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Customer experience and on-demand manufacturing

Shoes of Prey is one of the great Australian success stories - a simple idea, powered by innovative new technologies that took the world by storm.

Since its Sydney launch in 2009, Shoes of Prey has been one of Australia’s most innovative retailers. With customisation at its core, the company uses data and innovative on-demand manufacturing techniques to deliver great customer experience, while remaining efficient at scale.

Customer experience and on-demand manufacturing

We explore how, Shoes of Prey, a simple Australian idea powered by innovative technologies exploded into a global phenomenon through data and on-demand manufacturing.

On-demand manufacturing

“On-demand manufacturing in my opinion is the future of retail, particularly in fashion,” says Jodie Fox, Co-founder and CCO of Shoes of Prey. 

“The model that we see currently is mass production and in mass production you’re forced into minimal order quantities that are just enormous, freighting them all over the world hoping that people will buy them and then again when they don’t, there’s a discounting process and then in the worst-case scenario landfill.” 

She says on-demand manufacturing is not only more financially friendly but is also an important step towards reducing a company’s environmental impact. In addition to reducing waste, the model also empowers innovators, by reducing the barrier to entry for new designs. 

“Think about all the designers that never surfaced because they couldn’t afford to commission their first collections. There’re lots of great reasons that this on demand manufacturing is a great solution for all facets of a business.” 

Customisation at scale 

In order to manage the manufacturing costs of millions of bespoke shoes, Shoes of Prey designed its own factory line. 

handing a box to someone

“Every single pair of shoes is made one at a time. To do this there is a lot of innovative technology, manufacturing innovations and intellectual property that we’ve built.”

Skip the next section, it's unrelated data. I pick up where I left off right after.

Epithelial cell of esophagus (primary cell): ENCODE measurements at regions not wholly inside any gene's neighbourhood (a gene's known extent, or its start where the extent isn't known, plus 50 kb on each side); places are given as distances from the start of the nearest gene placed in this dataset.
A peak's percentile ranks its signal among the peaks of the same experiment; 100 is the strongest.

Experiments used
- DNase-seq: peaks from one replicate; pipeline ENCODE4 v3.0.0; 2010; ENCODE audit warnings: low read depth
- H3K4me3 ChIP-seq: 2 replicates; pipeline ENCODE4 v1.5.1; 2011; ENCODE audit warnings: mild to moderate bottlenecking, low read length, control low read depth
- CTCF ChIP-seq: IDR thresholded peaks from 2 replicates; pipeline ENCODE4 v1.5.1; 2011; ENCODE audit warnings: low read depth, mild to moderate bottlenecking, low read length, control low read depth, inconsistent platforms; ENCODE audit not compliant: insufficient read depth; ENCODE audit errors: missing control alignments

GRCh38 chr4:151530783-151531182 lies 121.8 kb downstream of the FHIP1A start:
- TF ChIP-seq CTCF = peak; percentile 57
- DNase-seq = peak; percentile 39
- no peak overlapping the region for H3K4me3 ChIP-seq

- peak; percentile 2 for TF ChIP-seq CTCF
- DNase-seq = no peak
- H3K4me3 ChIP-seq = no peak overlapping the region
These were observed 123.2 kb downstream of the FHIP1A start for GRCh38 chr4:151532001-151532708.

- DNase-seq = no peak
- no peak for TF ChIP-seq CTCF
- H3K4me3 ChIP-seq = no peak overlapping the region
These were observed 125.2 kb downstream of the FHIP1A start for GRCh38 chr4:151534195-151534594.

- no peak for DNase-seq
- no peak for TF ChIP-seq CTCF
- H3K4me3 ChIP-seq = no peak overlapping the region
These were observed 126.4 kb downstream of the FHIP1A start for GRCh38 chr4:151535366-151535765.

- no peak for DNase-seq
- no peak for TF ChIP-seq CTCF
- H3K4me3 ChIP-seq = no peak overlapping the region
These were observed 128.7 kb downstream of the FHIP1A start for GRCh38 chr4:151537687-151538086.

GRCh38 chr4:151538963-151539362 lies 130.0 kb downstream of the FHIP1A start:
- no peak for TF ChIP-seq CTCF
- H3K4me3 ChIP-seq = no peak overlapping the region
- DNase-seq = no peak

The concept of designing your own shoes rather than picking them up off a shelf in a shoe store will be a paradigm shift for many, but Jodie is confident that it will soon become the norm: “I think everything in retail in the next five years will be a form of mass customisation,” she says. And data has a big role to play in that shift.

Data-driven business 

While data is critical for defining how Shoes of Prey approach customers, Jodie’s says they pay equal mind to the emotional component of the process.

“If you’re not asking the right insightful question of the data, the data’s going to spit something out that is useless,” Jodie says.  “We make sure that we really do pair both of those things up to get to the right kind of messages, insights and ways that we interact with our customer.”

“Data underpins everything, absolutely everything at Shoes of Prey, we’re data driven, we’re really careful to make sure that we implement that kind of thinking into nearly every single decision that we make but - not at the cost of the gut.”

Marketing uncertain products

Addressing the success that Shoes of Prey has enjoyed connecting to audiences using digital media, Jodie says that digital marketing is something that is constantly simmering – there’s no silver bullet answer. But because there are approximately ten trillion possible shoes you can create on the website, searches for a specific shoe will usually surface Shoes of Prey readily.

“We approach all of our SEM and social through the lens of wanting to help you get the most relevant answer quickly. And, when you’re not looking for an answer, we share content that we believe you’ll enjoy most at that time, on that platform”

From on-demand manufacturing to a supply chain revolution, discover how data is transforming Australian retail.

Find out more

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